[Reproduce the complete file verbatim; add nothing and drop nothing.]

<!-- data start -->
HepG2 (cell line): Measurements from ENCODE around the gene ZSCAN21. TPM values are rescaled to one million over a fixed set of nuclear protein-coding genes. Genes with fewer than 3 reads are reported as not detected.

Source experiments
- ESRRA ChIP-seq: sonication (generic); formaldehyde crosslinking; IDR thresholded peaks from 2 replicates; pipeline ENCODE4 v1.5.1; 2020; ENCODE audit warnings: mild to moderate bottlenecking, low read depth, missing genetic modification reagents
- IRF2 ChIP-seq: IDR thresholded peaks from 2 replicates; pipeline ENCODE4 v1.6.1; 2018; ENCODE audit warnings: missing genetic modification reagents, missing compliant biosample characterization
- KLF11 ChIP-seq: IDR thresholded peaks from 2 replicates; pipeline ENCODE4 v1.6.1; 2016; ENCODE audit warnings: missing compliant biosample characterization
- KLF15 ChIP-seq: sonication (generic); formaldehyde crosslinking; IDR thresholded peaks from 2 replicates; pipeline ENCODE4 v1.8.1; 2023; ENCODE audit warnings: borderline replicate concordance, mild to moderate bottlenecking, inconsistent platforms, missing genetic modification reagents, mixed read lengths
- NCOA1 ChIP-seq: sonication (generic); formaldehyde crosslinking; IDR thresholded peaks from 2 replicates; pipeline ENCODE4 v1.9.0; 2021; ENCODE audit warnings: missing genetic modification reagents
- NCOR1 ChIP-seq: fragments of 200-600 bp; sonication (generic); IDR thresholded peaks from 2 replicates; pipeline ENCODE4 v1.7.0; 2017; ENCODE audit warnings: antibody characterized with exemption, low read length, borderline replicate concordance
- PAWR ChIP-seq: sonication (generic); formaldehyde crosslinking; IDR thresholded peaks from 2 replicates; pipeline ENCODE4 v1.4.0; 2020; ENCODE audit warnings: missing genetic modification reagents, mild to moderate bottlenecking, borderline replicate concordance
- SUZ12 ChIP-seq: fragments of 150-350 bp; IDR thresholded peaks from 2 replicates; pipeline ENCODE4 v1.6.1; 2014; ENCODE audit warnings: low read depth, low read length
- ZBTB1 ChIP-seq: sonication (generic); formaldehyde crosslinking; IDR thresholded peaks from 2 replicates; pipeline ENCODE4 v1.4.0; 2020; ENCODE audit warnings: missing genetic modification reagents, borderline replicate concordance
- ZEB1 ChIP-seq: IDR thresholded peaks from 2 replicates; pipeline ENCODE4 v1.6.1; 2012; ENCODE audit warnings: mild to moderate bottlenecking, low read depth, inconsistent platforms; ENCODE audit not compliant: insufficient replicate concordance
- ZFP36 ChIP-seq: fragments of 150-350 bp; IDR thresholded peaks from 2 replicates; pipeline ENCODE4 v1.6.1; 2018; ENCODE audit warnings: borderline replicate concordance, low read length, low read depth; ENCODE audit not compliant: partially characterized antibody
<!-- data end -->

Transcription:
HepG2 (cell line): Measurements from ENCODE around the gene ZSCAN21. TPM values are rescaled to one million over a fixed set of nuclear protein-coding genes. Genes with fewer than 3 reads are reported as not detected.

Source experiments
- ESRRA ChIP-seq: sonication (generic); formaldehyde crosslinking; IDR thresholded peaks from 2 replicates; pipeline ENCODE4 v1.5.1; 2020; ENCODE audit warnings: mild to moderate bottlenecking, low read depth, missing genetic modification reagents
- IRF2 ChIP-seq: IDR thresholded peaks from 2 replicates; pipeline ENCODE4 v1.6.1; 2018; ENCODE audit warnings: missing genetic modification reagents, missing compliant biosample characterization
- KLF11 ChIP-seq: IDR thresholded peaks from 2 replicates; pipeline ENCODE4 v1.6.1; 2016; ENCODE audit warnings: missing compliant biosample characterization
- KLF15 ChIP-seq: sonication (generic); formaldehyde crosslinking; IDR thresholded peaks from 2 replicates; pipeline ENCODE4 v1.8.1; 2023; ENCODE audit warnings: borderline replicate concordance, mild to moderate bottlenecking, inconsistent platforms, missing genetic modification reagents, mixed read lengths
- NCOA1 ChIP-seq: sonication (generic); formaldehyde crosslinking; IDR thresholded peaks from 2 replicates; pipeline ENCODE4 v1.9.0; 2021; ENCODE audit warnings: missing genetic modification reagents
- NCOR1 ChIP-seq: fragments of 200-600 bp; sonication (generic); IDR thresholded peaks from 2 replicates; pipeline ENCODE4 v1.7.0; 2017; ENCODE audit warnings: antibody characterized with exemption, low read length, borderline replicate concordance
- PAWR ChIP-seq: sonication (generic); formaldehyde crosslinking; IDR thresholded peaks from 2 replicates; pipeline ENCODE4 v1.4.0; 2020; ENCODE audit warnings: missing genetic modification reagents, mild to moderate bottlenecking, borderline replicate concordance
- SUZ12 ChIP-seq: fragments of 150-350 bp; IDR thresholded peaks from 2 replicates; pipeline ENCODE4 v1.6.1; 2014; ENCODE audit warnings: low read depth, low read length
- ZBTB1 ChIP-seq: sonication (generic); formaldehyde crosslinking; IDR thresholded peaks from 2 replicates; pipeline ENCODE4 v1.4.0; 2020; ENCODE audit warnings: missing genetic modification reagents, borderline replicate concordance
- ZEB1 ChIP-seq: IDR thresholded peaks from 2 replicates; pipeline ENCODE4 v1.6.1; 2012; ENCODE audit warnings: mild to moderate bottlenecking, low read depth, inconsistent platforms; ENCODE audit not compliant: insufficient replicate concordance
- ZFP36 ChIP-seq: fragments of 150-350 bp; IDR thresholded peaks from 2 replicates; pipeline ENCODE4 v1.6.1; 2018; ENCODE audit warnings: borderline replicate concordance, low read length, low read depth; ENCODE audit not compliant: partially characterized antibody